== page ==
I like unusual names and I especially like unusual first names especially female ones.
The one that started me off on this route was a witness to the marriage of Agnes McMeekin and John Ross in Cumnock in 1864 - Hamilton Stillie. I had seen Stillie before. Elizabeth Stillie was the first wife of husband's grandfather so I needed to find out more.
It turned out that these 2 Stillies were cousins.
But why was he called Hamilton? Often it would be his mother's maiden name. But not in this case. His parents were Daniel Stillie and Jean Adamson. There were 3 other Hamilton Stillies in the extended family, so it must be important.
His grandparents were James Stillie and Jane McFunn, sometimes McPhun(n) born about 1780. Only Jane survived to the first census in 1841 in Cumnock and it gave her as born in Ayrshire.
|Surname||First name(s)||Sex||Age||Occupation||Where Born||Remarks|
I left it at that for a long time but today I had another look for McFunns in Ayrshire. I did a very wide search in familysearch.org with McFunn and Ayrshire
and one jumped out at me. A Catherine McPhunn married to John Walker had a child Hamilton Walker in Galston in Ayrshire. In fact they had 2 daughters named Hamilton in 1812 and 1814. Did the Hamilton name come from the McPhunn/McFunn line?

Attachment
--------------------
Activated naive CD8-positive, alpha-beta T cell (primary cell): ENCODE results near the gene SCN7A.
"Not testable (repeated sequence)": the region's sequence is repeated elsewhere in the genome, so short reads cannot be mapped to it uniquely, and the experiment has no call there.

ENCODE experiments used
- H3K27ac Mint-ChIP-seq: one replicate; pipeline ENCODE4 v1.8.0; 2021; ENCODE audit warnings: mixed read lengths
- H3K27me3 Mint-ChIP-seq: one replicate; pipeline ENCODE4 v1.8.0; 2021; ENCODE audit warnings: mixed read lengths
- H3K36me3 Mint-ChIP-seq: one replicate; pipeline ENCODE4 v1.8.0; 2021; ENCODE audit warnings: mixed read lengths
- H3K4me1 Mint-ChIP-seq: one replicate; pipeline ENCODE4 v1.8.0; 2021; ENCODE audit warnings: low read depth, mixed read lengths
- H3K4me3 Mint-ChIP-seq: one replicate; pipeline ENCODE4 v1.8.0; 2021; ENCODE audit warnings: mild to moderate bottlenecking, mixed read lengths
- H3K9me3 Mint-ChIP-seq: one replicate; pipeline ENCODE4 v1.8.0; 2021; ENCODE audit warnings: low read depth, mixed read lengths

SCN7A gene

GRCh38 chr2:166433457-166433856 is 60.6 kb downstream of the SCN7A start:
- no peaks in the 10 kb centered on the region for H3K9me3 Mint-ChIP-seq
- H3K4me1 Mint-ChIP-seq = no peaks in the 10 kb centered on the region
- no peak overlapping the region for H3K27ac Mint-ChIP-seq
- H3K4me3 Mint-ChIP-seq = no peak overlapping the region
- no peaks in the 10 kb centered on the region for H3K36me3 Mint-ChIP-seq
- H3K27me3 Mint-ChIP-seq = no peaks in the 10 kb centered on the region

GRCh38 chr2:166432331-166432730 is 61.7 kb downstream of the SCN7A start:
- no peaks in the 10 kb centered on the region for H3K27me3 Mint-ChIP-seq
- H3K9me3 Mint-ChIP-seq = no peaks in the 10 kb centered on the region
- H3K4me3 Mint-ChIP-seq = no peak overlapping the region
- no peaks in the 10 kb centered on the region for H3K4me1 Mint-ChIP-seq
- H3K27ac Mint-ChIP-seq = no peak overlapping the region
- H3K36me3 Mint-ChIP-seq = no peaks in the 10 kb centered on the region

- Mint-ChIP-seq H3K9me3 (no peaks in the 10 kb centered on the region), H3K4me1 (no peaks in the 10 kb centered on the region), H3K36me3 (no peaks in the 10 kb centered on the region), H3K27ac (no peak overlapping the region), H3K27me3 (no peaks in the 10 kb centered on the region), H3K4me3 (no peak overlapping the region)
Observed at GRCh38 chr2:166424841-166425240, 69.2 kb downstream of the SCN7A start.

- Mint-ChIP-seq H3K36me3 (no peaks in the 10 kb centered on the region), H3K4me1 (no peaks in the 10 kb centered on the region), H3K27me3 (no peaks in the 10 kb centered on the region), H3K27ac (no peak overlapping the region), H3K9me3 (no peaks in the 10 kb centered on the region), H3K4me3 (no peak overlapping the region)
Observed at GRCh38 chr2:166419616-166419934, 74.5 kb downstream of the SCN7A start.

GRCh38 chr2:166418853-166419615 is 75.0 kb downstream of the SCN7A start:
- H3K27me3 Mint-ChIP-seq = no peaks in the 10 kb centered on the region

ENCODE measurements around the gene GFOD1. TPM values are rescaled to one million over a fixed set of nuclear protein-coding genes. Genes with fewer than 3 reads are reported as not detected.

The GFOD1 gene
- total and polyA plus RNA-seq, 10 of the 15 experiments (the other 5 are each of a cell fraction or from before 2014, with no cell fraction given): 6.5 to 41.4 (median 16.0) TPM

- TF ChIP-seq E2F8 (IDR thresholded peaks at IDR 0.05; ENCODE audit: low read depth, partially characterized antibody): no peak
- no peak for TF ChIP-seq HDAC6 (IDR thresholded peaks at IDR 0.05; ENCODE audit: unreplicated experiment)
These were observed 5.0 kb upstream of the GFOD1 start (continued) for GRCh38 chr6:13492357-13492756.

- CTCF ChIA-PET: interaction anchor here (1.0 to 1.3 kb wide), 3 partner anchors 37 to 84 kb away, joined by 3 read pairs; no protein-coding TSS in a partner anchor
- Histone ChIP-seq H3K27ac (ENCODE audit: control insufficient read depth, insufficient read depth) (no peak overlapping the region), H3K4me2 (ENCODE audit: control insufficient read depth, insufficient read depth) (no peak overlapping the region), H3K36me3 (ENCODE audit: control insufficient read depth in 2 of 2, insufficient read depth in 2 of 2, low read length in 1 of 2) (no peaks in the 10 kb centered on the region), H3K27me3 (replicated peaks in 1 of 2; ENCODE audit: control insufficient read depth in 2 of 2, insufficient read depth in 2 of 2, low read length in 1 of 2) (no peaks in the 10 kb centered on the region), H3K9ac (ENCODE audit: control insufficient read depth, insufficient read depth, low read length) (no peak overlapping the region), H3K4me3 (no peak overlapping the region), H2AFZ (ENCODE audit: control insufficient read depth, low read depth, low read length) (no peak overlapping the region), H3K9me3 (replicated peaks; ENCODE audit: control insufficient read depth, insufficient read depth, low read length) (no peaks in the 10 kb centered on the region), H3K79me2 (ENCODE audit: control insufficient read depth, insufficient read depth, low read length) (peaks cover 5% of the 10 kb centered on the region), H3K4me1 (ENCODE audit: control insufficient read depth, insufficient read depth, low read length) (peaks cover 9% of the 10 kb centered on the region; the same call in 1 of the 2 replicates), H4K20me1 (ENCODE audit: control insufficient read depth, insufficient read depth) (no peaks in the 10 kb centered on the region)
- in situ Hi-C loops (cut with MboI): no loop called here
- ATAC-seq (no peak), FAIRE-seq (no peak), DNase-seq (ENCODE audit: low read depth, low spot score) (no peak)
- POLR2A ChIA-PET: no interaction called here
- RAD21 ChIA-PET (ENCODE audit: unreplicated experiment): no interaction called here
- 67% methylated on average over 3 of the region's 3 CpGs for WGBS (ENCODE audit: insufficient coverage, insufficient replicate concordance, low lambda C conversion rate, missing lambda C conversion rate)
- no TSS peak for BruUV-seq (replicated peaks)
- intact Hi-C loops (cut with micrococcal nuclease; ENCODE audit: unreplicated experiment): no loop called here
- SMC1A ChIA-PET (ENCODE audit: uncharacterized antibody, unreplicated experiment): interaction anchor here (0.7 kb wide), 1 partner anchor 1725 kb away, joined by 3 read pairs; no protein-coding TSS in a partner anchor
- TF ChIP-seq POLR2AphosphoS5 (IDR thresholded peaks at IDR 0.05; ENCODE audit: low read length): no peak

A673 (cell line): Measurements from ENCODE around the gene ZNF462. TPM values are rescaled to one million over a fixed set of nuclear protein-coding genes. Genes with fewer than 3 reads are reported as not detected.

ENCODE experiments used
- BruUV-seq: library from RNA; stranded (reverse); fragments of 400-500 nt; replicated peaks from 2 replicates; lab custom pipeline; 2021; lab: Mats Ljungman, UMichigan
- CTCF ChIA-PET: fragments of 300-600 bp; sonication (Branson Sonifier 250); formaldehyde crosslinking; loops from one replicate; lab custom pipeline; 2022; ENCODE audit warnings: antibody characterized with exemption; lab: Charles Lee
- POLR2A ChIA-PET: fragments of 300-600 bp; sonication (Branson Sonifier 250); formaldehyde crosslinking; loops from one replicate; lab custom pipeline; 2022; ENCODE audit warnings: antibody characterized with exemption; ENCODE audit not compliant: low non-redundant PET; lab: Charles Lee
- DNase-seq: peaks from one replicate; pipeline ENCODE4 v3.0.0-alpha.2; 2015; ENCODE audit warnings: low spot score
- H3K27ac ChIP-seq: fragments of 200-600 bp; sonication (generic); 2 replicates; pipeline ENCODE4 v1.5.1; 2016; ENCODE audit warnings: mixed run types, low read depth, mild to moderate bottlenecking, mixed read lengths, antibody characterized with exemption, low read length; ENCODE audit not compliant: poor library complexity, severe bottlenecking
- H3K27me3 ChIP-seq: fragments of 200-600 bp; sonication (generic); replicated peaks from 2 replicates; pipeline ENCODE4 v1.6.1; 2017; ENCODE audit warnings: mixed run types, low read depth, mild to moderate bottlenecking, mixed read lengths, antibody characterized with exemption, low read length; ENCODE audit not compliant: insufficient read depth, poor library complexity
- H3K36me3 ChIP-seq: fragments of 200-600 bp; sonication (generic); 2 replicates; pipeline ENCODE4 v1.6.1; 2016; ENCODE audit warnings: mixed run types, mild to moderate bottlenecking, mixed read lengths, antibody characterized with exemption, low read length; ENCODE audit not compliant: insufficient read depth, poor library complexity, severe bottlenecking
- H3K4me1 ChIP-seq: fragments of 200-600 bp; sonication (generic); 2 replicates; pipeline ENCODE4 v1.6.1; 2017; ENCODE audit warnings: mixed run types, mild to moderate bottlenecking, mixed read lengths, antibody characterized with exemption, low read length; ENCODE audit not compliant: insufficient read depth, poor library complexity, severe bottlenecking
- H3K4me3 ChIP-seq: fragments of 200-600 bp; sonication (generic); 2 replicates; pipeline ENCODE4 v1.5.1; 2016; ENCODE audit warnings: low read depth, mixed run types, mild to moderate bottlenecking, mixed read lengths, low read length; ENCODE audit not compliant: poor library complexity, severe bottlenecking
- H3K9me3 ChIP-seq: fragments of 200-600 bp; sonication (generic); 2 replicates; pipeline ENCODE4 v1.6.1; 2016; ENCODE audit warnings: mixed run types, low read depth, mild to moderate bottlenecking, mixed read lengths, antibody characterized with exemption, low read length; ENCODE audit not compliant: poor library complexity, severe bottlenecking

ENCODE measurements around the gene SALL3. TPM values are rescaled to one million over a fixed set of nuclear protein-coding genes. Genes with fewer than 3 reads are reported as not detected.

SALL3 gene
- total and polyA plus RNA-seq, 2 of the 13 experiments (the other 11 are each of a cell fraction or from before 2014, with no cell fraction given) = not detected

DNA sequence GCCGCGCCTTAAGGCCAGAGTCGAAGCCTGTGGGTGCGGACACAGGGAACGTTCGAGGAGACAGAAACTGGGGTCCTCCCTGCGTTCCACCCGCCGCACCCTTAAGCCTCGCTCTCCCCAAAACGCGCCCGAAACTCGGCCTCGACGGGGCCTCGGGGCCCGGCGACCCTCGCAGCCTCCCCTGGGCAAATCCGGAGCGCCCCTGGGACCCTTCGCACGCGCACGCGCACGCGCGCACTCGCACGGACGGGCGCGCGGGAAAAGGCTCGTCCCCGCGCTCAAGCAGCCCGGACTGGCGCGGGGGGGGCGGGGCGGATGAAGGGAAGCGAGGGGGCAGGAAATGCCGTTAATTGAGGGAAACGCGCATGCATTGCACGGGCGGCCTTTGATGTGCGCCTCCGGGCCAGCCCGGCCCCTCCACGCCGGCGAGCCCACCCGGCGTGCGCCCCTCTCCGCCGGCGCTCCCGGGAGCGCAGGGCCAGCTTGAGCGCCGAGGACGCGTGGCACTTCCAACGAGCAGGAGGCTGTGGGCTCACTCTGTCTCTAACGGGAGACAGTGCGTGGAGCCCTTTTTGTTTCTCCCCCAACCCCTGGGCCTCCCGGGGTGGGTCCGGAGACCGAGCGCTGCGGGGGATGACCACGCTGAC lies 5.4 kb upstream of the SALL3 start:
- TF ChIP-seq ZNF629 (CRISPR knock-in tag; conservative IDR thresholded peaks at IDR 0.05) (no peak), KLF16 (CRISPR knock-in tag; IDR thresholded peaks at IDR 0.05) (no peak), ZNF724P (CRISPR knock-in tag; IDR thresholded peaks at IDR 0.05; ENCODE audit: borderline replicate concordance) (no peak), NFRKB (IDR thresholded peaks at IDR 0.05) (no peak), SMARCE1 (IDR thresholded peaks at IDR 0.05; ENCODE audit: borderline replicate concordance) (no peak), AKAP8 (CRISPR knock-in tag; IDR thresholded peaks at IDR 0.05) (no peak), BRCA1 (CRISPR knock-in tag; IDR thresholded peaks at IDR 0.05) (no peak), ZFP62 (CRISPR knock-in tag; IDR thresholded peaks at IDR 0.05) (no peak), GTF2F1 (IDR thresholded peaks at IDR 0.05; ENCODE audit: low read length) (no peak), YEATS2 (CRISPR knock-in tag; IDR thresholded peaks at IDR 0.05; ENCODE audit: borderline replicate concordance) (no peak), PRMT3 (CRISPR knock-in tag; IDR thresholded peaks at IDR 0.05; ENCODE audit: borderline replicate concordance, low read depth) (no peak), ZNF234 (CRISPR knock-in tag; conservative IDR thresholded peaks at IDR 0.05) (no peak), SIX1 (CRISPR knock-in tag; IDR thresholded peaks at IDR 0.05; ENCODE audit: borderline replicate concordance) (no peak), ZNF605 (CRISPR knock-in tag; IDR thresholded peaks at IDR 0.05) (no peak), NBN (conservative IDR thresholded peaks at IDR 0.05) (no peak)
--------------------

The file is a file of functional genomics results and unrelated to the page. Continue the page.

Had another look for possible parents of Jane McFunn est DOB 1780 (as first child b 1801) and found one in Glasgow to Archibald McFunn and Hamilton Leslie. They also had a Catherine.
Looking at James Stillie's and Jane McFunn's children names
first daughter was Hamilton ( named after her mother, traditional Scottish naming pattern)
and second son was Archibald (named after Jane's father) - a perfect fit. Now I'm convinced. It doesn't tie in with 1841 census saying she was born in Ayrshire but that's not 100% reliable.
So the first Hamilton Stillie in 1801 was a girl named after her grandmother, but the other four in subsequent generations were boys.
Now to work out where Hamilton Leslie got her name from. I may be some time…